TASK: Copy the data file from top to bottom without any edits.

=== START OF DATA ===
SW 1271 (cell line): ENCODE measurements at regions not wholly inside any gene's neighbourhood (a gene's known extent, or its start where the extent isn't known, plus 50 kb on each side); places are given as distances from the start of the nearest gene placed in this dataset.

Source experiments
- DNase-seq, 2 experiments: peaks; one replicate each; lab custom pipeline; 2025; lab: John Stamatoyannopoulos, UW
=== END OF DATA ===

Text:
SW 1271 (cell line): ENCODE measurements at regions not wholly inside any gene's neighbourhood (a gene's known extent, or its start where the extent isn't known, plus 50 kb on each side); places are given as distances from the start of the nearest gene placed in this dataset.

Source experiments
- DNase-seq, 2 experiments: peaks; one replicate each; lab custom pipeline; 2025; lab: John Stamatoyannopoulos, UW